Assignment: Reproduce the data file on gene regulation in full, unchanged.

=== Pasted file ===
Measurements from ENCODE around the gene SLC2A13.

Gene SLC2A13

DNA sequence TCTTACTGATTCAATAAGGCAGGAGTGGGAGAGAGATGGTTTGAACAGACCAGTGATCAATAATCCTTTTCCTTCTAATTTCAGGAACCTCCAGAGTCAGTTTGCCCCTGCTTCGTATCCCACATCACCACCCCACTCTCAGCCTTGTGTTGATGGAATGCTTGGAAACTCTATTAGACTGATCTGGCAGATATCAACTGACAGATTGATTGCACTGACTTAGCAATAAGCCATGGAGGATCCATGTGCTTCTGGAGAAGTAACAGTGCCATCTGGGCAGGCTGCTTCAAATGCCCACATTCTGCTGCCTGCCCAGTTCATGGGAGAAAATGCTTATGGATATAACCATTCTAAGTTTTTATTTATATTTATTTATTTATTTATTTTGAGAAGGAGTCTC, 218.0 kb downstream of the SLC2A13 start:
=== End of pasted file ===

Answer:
Measurements from ENCODE around the gene SLC2A13.

Gene SLC2A13

DNA sequence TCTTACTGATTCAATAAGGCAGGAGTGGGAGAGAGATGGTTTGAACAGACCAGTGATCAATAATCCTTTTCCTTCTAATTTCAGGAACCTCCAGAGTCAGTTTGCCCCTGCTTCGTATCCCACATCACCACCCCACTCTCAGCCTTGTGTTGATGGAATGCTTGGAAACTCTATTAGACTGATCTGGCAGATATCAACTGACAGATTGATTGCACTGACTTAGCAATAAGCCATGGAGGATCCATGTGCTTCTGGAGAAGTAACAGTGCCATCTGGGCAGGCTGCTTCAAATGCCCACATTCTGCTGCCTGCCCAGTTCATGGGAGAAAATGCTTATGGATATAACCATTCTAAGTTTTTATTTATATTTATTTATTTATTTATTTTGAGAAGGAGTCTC, 218.0 kb downstream of the SLC2A13 start: